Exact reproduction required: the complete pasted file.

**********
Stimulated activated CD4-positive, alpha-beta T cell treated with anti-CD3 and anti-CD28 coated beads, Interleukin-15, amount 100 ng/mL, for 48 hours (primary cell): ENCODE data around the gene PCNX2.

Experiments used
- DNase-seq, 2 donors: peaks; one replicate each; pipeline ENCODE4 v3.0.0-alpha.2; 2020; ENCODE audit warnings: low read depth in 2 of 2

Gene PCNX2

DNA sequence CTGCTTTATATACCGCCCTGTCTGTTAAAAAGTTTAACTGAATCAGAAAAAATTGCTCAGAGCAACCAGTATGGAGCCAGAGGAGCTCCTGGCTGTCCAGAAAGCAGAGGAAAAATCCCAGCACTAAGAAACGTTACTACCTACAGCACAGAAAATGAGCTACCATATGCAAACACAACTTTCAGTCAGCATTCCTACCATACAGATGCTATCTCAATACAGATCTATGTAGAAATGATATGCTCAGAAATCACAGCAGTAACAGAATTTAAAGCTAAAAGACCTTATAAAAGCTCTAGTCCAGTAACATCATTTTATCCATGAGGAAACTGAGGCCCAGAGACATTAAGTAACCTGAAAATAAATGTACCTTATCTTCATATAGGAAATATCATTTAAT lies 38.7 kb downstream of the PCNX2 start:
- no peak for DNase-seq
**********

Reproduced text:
Stimulated activated CD4-positive, alpha-beta T cell treated with anti-CD3 and anti-CD28 coated beads, Interleukin-15, amount 100 ng/mL, for 48 hours (primary cell): ENCODE data around the gene PCNX2.

Experiments used
- DNase-seq, 2 donors: peaks; one replicate each; pipeline ENCODE4 v3.0.0-alpha.2; 2020; ENCODE audit warnings: low read depth in 2 of 2

Gene PCNX2

DNA sequence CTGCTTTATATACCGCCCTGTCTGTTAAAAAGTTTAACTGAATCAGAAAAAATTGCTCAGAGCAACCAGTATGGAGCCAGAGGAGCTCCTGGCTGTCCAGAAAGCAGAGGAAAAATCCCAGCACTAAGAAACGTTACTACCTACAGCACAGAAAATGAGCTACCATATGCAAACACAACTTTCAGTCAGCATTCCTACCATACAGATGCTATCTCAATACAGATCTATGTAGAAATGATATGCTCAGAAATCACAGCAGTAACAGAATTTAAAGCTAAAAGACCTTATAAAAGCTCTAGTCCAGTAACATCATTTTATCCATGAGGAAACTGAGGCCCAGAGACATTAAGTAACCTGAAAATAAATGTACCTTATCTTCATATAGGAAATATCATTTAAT lies 38.7 kb downstream of the PCNX2 start:
- no peak for DNase-seq